Mansfield Park: First Impressions, Shifting Loyalties
by Laurie Viera Rigler
When I first read what many consider to be Austen’s most controversial novel, I wasn’t thrilled. Although I have developed, over the years, a deep admiration for this work, in some respects my first impressions of Mansfield Park remain intact today. For Mansfield Park differs from Austen’s other major works in a few significant ways.
The most striking, and, to this reader, the most challenging difference, is its heroine, Fanny Price. She, unlike all of the other Austen heroines, is not someone that most readers would like to be. Even those who admire Fanny’s moral fortitude are more likely to imagine themselves as the “light, and bright, and sparkling” Elizabeth Bennet or the quietly steadfast Anne Elliot. Austen may have thought of Emma as “a heroine whom no one but myself will much like,” but at least the self-important, self-appointed queen of Highbury has an enviable degree of autonomy and power that few ladies of her day could boast, while Fanny is, as Mrs. Norris enjoys reminding her, always “the lowest and last.” She is also not remotely what anyone would call the life of the party. In fact, I can think of but one instance in the entire novel where the timid, fearful, and nearly humorless Fanny Price is even tempted to laugh at a joke.
In Fanny’s defense, she didn’t exactly choose the path that formed her personality. Not only was she torn from her childhood home (and her horribly negligent parents) at a young age, she was then systematically suppressed and oppressed by the powers-that-be at Mansfield Park. It’s no wonder that such early and continuing life experiences would produce the antithesis of a lighthearted young woman. Fanny thinks seriously, enjoys seriously, suffers seriously.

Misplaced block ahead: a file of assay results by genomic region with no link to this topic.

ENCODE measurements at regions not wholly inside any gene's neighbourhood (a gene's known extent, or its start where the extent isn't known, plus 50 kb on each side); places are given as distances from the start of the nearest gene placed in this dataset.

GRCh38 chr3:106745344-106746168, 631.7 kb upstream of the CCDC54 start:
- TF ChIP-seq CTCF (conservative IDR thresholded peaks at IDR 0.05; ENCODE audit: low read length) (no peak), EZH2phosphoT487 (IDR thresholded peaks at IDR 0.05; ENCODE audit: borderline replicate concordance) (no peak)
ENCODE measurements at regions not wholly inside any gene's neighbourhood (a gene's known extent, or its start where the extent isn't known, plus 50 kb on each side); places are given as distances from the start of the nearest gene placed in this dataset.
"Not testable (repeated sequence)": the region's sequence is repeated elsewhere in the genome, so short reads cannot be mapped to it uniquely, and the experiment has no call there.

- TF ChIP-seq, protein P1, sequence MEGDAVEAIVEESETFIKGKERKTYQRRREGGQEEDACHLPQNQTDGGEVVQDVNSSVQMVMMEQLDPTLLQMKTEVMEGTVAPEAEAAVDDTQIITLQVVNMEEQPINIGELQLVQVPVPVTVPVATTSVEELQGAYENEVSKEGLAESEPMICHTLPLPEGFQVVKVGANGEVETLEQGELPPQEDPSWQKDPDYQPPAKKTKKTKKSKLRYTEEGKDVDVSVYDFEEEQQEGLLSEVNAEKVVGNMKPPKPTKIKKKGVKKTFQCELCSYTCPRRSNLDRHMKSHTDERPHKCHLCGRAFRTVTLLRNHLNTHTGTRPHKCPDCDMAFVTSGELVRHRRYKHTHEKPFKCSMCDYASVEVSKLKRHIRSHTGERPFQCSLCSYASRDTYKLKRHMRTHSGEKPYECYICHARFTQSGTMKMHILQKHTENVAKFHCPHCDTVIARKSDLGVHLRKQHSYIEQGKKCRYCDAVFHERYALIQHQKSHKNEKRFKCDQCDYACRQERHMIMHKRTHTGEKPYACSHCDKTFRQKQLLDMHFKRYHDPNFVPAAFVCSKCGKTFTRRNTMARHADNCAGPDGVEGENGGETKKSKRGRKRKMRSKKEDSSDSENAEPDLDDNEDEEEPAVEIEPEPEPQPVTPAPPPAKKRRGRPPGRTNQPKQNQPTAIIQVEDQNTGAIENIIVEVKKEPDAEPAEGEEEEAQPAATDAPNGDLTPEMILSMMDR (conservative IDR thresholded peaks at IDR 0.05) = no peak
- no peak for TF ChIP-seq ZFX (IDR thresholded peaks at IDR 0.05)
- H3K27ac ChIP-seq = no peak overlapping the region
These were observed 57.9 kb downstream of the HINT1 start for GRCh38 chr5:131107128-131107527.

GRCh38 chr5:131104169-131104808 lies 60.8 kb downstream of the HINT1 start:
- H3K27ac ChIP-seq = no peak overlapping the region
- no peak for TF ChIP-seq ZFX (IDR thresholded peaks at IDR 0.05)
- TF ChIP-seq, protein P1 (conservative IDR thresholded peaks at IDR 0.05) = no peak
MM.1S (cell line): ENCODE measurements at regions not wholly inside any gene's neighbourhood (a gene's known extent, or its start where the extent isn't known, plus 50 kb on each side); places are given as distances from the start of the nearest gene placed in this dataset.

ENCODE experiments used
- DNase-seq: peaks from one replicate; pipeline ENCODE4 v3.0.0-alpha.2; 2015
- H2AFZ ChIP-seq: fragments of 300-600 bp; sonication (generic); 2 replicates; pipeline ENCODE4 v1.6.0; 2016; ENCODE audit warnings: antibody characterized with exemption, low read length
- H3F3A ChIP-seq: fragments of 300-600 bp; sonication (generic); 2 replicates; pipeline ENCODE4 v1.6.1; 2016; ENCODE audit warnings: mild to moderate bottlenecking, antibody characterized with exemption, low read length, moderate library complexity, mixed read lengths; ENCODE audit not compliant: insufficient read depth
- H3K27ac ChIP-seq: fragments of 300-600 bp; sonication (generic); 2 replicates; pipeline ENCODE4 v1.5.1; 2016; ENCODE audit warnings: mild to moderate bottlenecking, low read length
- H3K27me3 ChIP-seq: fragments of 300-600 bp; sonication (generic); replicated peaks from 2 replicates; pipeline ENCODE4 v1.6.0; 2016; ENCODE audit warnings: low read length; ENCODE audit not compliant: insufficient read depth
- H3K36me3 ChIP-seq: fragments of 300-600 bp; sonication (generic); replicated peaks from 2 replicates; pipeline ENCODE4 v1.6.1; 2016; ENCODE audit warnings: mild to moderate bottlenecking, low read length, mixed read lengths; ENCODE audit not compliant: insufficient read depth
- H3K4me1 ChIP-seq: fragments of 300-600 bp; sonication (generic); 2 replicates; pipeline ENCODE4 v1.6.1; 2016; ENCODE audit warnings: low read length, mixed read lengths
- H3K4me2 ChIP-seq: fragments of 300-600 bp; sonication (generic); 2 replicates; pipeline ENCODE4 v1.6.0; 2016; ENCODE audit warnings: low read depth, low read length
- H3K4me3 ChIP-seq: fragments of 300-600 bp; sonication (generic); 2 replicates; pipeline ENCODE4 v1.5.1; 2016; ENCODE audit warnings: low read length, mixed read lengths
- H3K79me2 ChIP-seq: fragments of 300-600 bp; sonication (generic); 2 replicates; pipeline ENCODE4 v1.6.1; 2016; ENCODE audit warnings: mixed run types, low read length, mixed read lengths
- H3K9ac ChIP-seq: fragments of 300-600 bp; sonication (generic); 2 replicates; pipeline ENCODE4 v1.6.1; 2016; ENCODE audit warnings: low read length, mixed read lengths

Mary Crawford, however, is a different story. Lively and brimming with humor, Mary is Fanny’s polar opposite. Although she is set up as Fanny’s rival in love and the anti-heroine of the piece, Mary has a definite appeal that plays with reader loyalties. She may be the worst sort of material girl, but at least she’s up front about it. And despite her self-confessed selfishness, Mary has a great capacity for affection, especially for her brother and sister. She is also compassionate towards Fanny (though her kindness is often cluelessly misdirected). Most important, at least for this reader, Mary has a sense of humor. And quite a wicked one. Who could forget her infamous pun on “rears and vices” or her “What gentleman among you am I to have the pleasure of making love to?” It is interesting to note that Austen scholar Emily Auerbach, author of Searching for Jane Austen, has compared several lines of Mary’s dialogue with lines from Jane Austen’s own letters and makes a convincing argument that in some respects, Mary’s lively social persona may indeed bear a stronger resemblance to the author than her morally upright heroine.
Mary is, above all, a social firecracker, and lord knows the staid atmosphere of Mansfield Park could do with a bit of shaking up. After all, this is a place where the introduction of home theatricals (Quick, fetch my aromatic vinegar!) not only gets
Fanny’s knickers in a twist, but also those of her like-minded cousin, Edmund Bertram, the elusive object of her affections.
Which brings to mind two more significant differences between this novel and Austen’s other major works.
First and foremost of the two is Edmund, the hero of Mansfield Park. Second is the aforementioned play. Edmund was, and still is, at least for this reader, the most unappealing of Austen’s heroes. Even Sense and Sensibility’s Edward Ferrars, who not only had the poor taste to engage himself to Lucy Steele, but also misled Elinor into believing he was still on the market, doesn’t even come close to Edmund. Yes, Edmund was kind to Fanny when she was a child. But his obliviousness to her romantic feelings for him, his throwing in her face his blind preference for Mary Crawford, and his self-righteous prudishness, outweigh his often powerless attempts to mitigate Fanny’s subservient role at Mansfield Park.